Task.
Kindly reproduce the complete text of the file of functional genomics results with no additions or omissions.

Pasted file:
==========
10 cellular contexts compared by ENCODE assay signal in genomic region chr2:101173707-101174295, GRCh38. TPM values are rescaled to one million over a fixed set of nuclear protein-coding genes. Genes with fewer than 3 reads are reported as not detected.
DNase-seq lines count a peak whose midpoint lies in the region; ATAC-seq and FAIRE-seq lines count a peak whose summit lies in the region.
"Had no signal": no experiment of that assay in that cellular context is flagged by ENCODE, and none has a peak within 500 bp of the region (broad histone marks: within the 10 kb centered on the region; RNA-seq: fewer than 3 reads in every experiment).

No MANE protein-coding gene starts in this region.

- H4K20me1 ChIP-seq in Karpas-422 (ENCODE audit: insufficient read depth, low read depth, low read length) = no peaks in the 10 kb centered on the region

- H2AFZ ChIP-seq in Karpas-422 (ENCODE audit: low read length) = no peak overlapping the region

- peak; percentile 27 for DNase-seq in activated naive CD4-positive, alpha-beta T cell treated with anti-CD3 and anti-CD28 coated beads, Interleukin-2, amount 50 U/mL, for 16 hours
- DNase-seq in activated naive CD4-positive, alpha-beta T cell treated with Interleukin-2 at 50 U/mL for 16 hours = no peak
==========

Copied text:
10 cellular contexts compared by ENCODE assay signal in genomic region chr2:101173707-101174295, GRCh38. TPM values are rescaled to one million over a fixed set of nuclear protein-coding genes. Genes with fewer than 3 reads are reported as not detected.
DNase-seq lines count a peak whose midpoint lies in the region; ATAC-seq and FAIRE-seq lines count a peak whose summit lies in the region.
"Had no signal": no experiment of that assay in that cellular context is flagged by ENCODE, and none has a peak within 500 bp of the region (broad histone marks: within the 10 kb centered on the region; RNA-seq: fewer than 3 reads in every experiment).

No MANE protein-coding gene starts in this region.

- H4K20me1 ChIP-seq in Karpas-422 (ENCODE audit: insufficient read depth, low read depth, low read length) = no peaks in the 10 kb centered on the region

- H2AFZ ChIP-seq in Karpas-422 (ENCODE audit: low read length) = no peak overlapping the region

- peak; percentile 27 for DNase-seq in activated naive CD4-positive, alpha-beta T cell treated with anti-CD3 and anti-CD28 coated beads, Interleukin-2, amount 50 U/mL, for 16 hours
- DNase-seq in activated naive CD4-positive, alpha-beta T cell treated with Interleukin-2 at 50 U/mL for 16 hours = no peak